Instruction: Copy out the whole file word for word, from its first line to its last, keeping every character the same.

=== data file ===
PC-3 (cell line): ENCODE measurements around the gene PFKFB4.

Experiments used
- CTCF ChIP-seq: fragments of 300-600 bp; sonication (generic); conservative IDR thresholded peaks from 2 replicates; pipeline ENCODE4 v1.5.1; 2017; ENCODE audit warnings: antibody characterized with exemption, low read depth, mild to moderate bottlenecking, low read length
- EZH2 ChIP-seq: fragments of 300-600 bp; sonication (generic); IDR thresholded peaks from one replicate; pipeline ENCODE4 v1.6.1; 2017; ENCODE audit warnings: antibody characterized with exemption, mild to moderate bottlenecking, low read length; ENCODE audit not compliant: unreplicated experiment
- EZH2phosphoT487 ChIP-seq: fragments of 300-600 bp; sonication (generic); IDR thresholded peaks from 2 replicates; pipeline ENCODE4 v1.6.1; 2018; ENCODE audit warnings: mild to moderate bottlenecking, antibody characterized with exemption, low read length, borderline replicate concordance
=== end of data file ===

PC-3 (cell line): ENCODE measurements around the gene PFKFB4.

Experiments used
- CTCF ChIP-seq: fragments of 300-600 bp; sonication (generic); conservative IDR thresholded peaks from 2 replicates; pipeline ENCODE4 v1.5.1; 2017; ENCODE audit warnings: antibody characterized with exemption, low read depth, mild to moderate bottlenecking, low read length
- EZH2 ChIP-seq: fragments of 300-600 bp; sonication (generic); IDR thresholded peaks from one replicate; pipeline ENCODE4 v1.6.1; 2017; ENCODE audit warnings: antibody characterized with exemption, mild to moderate bottlenecking, low read length; ENCODE audit not compliant: unreplicated experiment
- EZH2phosphoT487 ChIP-seq: fragments of 300-600 bp; sonication (generic); IDR thresholded peaks from 2 replicates; pipeline ENCODE4 v1.6.1; 2018; ENCODE audit warnings: mild to moderate bottlenecking, antibody characterized with exemption, low read length, borderline replicate concordance